In my other blogging “job,” I write about college football, specifically Auburn University and the rest of the Southeastern Conference. In that capacity, I got an email today linking to John Feinstein’s WaPo column regarding Alabama coach Nick “I am not going to be the Alabama coach” Saban and his recent bizarre commentary:
it is impossible not to begin today with one of the worst people in all of sports — and this takes in a lot of territory — Alabama football coach Nick Saban.
Saban is the highest paid coach ($4 million a year) in college football, having taken the Alabama job last winter after categorically denying he was leaving the Miami Dolphins.
Okay, coaches do that. They shouldn’t do that but they do. Saban was failing miserably in Miami, he had already proven he could win big in the Southeastern Conference and he was clearly someone who was meant to coach at the college level where tyrants are applauded as long as they win.
Alabama finished the season 6-6, losing its last four games after coming within a play of upsetting LSU (Saban’s old team) when the Crimson Tide was 6-2. At that point, even after the LSU loss, Saban was being treated the way he likes to be treated: as the savior.
Then came losses to Mississippi State and Louisiana-Monroe. That’s not a typo, Alabama, coached by the savior, lost to Louisiana-Monroe at home, in the stadium named for Bear Bryant.
A few days after the ULM loss Saban, who can’t stand the media, spoke to the media. In talking about the losses to Mississippi State and ULM he brought up 9-11. And Pearl Harbor.
That’s right, in talking about two lost football games he brought up 9-11 and Pearl Harbor. In Saban-world, those were “catastrophes.” So too were the back-to-back losses in football games. Saban went on to say that catastrophes could be turning points in history and this “catastrophe,” would be, he hoped, a turning point in the history of Alabama football.
Okay, let’s just say this: NO ONE should be allowed to mention catastrophes in which thousands of people died when talking about football — or any sport. Not ever. And certainly not someone who is working at what is supposed to be an institution of higher learning. What kind of message is he sending to his players? If he makes a comment like this in public, what in the world is he saying to his players behind closed doors?
So far, so good. Heck, I agree with everything Feinstein’s said up to this point. Saban is a vastly overrated and overpaid jackass, and his “historical” comparison of Pearl Harbor and September 11, 2001 to losing a couple of football game was as beyond the pale as… well, this:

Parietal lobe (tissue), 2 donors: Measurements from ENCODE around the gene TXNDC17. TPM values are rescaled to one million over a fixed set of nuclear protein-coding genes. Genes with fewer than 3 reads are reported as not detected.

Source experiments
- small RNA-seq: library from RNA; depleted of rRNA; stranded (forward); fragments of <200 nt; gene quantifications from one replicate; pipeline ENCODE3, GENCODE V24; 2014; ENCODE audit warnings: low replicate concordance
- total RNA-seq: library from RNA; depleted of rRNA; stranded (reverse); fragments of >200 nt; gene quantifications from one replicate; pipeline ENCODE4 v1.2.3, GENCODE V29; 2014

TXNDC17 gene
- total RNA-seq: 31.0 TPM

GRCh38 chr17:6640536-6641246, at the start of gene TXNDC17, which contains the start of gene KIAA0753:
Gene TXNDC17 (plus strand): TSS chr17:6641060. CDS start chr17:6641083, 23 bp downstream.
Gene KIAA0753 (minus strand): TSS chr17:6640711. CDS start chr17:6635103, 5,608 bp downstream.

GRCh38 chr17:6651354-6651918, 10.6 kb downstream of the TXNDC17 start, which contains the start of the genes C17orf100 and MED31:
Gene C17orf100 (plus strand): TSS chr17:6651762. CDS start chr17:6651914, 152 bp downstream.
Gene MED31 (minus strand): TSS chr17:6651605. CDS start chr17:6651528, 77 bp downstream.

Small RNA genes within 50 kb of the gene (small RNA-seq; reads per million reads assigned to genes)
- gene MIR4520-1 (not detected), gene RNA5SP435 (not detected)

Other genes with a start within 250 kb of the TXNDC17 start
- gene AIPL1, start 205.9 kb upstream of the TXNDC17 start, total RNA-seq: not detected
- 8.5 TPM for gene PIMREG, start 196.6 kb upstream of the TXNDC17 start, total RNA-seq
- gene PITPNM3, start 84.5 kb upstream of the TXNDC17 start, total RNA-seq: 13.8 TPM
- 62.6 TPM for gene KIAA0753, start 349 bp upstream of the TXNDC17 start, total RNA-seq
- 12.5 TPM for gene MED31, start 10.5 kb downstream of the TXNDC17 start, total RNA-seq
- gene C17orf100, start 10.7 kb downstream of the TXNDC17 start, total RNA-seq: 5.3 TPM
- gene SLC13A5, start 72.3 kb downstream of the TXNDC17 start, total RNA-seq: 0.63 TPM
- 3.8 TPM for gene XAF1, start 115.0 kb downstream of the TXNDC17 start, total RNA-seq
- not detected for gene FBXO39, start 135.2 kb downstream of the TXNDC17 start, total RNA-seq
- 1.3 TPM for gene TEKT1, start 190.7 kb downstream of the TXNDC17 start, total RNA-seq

A couple of months ago the right wing media become apoplectic when a liberal organization took out an ad criticizing the leader of the American forces in Iraq. How, they screamed, can you be critical of the man who represents the men and women who are putting themselves in danger every day in Iraq?
Where are those people right now? Why aren’t they screaming about a football coach comparing lost football games to thousands of lost LIVES? Where is the perspective?
Speaking for myself, I didn’t even consider blogging about Saban’s dumb remarks in the political sphere, because they weren’t worthy of that level of analysis. Saban is a monomaniacal football coach who can’t see beyond the horizon of his own tiny empire. He and his dumbassery are not worth the time to criticize in the arena of ideas (although I did take the opportunity to note others smacking him around in the arena of sports).
If I had gone out of my way to inject politics into a sports story, to forward my own agenda on a story that actually had nothing to do with military or political reality, why, I’d be just like…
… John Feinstein. And Nick Saban, for that matter.
Feinstein’s linking of the outrageous MoveOn ad attacking General Petraeus (and other vapid political commentary in the same column) to Saban’s idiocy is not one iota less asinine than Saban’s analogy, and in his big-media arrogance, Feinstein is just as oblivious to that fact as Saban was to the utterly inappropriate nature of the “Pearl Harbor” comments.
You want to opine on politics, John, do it in the editorial section. Nobody reads your sports columns because they want to know what you think about Iraq. You work for the Washington Post; we already know what you think about Iraq.